from sklearn.semi_supervised import SelfTrainingClassifier
from sklearn.svm import SVC

In this example, we will use the iris dataset and the Super vector machine algorithm as a supervised classifier (It can implement fit and predict_proba).

Then we load the dataset and select randomly some of the observations to be unlabeled.

rng = np.random.RandomState(42)
iris = datasets.load_iris()
random_unlabeled_points = rng.rand(iris.target.shape[0]) < 0.3
iris.target[random_unlabeled_points] = -1

As you can see unlabeled values in the target column have a value of -1.

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Create an instance of the supervised estimator.

svc = SVC(probability=True, gamma="auto")

Create an instance of self-training meta estimator and add svc as a base_estimator.

self_training_model = SelfTrainingClassifier(base_estimator=svc)

Finally, we can train self_traning_model on the iris dataset that has some unlabeled observations.

self_training_model.fit(iris.data, iris.target)

SelfTrainingClassifier(base_estimator=SVC(gamma=’auto’, probability=True))

2. Label Propagation Algorithm

The label propagation is a semi-supervised learning algorithm that assigns labels to unlabeled data points by propagating labels through the dataset.

The algorithm works by creating a graph and then connecting all data points from the dataset based on their distance. In the graph, the nodes have label distribution based on the other data points connected nearby.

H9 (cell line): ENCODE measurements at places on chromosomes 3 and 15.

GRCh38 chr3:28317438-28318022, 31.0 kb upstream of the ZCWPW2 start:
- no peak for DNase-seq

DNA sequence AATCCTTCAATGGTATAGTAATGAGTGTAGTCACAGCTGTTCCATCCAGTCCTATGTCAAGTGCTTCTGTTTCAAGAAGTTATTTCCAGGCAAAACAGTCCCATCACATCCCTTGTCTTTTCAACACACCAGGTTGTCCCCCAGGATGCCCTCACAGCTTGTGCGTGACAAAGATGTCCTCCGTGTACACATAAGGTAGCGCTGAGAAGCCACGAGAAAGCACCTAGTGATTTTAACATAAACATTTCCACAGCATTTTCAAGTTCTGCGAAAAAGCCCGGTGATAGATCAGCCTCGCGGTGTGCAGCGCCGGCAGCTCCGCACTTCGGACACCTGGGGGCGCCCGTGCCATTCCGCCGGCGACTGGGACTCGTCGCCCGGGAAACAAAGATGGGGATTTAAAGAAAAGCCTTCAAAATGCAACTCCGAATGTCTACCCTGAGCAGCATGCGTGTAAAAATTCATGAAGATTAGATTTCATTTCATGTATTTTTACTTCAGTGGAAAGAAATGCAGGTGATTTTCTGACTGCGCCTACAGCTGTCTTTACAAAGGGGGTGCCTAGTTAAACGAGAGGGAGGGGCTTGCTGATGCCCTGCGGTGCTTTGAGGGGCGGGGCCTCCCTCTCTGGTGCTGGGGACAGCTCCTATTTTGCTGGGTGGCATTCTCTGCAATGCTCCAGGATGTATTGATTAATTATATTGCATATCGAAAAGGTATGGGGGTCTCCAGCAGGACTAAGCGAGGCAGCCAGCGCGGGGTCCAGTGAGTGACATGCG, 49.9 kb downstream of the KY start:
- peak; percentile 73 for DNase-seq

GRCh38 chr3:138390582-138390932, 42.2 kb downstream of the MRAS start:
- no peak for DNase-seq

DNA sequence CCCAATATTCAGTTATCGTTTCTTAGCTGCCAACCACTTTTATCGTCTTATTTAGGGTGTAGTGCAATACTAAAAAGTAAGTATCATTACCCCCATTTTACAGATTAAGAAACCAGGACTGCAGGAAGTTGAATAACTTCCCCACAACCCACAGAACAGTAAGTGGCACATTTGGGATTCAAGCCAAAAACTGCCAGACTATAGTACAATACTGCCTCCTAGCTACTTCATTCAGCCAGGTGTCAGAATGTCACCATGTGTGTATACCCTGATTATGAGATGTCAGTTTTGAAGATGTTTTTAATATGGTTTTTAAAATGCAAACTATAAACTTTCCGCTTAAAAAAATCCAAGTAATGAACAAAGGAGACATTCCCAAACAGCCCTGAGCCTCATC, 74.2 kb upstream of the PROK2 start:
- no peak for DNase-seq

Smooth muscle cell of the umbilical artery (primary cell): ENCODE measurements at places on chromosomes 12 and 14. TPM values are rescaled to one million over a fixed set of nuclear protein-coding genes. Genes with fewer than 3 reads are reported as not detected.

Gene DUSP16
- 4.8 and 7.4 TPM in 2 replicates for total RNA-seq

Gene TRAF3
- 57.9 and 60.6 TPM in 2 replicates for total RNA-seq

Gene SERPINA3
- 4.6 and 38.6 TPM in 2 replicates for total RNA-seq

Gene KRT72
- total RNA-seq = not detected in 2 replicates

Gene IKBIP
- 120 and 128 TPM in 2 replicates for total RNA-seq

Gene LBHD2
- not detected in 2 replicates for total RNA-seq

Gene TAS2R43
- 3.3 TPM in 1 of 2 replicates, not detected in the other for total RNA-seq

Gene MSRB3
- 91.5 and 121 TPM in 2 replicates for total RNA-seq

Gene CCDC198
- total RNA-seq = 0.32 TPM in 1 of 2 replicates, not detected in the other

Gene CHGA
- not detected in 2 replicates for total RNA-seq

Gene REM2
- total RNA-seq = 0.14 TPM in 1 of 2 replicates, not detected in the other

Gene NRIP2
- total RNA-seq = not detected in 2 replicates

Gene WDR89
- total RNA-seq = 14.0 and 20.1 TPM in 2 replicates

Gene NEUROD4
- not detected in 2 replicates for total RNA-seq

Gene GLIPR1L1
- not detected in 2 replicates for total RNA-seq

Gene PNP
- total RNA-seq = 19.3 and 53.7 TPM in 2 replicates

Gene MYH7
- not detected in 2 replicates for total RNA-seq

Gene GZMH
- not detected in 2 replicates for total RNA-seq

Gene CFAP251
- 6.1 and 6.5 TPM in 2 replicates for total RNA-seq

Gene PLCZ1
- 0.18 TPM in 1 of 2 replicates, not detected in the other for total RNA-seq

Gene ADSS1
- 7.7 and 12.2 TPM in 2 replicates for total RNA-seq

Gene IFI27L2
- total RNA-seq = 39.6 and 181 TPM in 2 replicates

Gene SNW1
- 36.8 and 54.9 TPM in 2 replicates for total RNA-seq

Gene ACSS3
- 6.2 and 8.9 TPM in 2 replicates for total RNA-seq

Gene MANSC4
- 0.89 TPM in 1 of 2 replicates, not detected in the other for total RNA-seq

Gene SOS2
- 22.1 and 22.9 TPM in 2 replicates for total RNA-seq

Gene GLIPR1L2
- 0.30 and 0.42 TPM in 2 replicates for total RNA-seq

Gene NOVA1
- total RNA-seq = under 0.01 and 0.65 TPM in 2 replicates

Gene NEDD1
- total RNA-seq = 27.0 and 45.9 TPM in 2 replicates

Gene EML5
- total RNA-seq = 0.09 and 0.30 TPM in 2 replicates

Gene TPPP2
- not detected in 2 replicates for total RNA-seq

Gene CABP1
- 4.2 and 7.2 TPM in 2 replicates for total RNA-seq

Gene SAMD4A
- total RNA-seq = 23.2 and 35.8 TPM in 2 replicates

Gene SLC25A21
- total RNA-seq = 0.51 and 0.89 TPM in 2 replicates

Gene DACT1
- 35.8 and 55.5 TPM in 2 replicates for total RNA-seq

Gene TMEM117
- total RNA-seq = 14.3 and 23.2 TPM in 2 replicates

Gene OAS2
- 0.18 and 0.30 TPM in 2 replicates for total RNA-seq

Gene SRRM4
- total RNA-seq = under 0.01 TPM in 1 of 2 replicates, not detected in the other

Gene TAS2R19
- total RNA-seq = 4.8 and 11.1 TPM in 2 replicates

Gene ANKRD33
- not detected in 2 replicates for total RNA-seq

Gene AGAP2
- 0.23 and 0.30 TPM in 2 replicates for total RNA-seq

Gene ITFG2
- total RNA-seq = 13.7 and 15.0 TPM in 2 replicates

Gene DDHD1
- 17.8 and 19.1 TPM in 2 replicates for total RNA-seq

The propagation process is repeated to strengthen the labels assigned to unlabeled data points in the dataset.

To learn more about the algorithm, I recommended you read the technical report by  Xiaojin Zhu and Zoubin Ghahramani called Learning From Labeled and Unlabeled Data with Label Propagation  in 2002

Note: The algorithm is typically used for the classification problem.

The implementation of the algorithm is very similar to the previous algorithm. Make sure all the targets of unlabeled data points have a value of -1. Then you can import and train the algorithm on the dataset.

from sklearn.semi_supervised import LabelPropagation

Then we load the dataset and select randomly some of the observations to be unlabeled.

rng = np.random.RandomState(42)
iris = datasets.load_iris()
random_unlabeled_points = rng.rand(iris.target.shape[0]) < 0.3
iris.target[random_unlabeled_points] = -1

Then create an instance of the algorithm.

label_prop_model = LabelPropagation()

Finally, we can train label_prop_model on the iris dataset that has some unlabeled observations.

label_prop_model.fit(iris.data, iris.target)

Final Thoughts on Semi-Supervised Learning

In this article, you have learned what semi-supervised learning is, why it is important and the 2 semi-supervised algorithms you can try to implement in your data science project.

If you want to learn more about semi-supervised learning, I recommend you read the following books.

If you learned something new or enjoyed reading this article, please share it so that others can see it. Until then, see you in the next post!

You can also find me on Twitter @Davis_McDavid.

And you can read more articles like this here.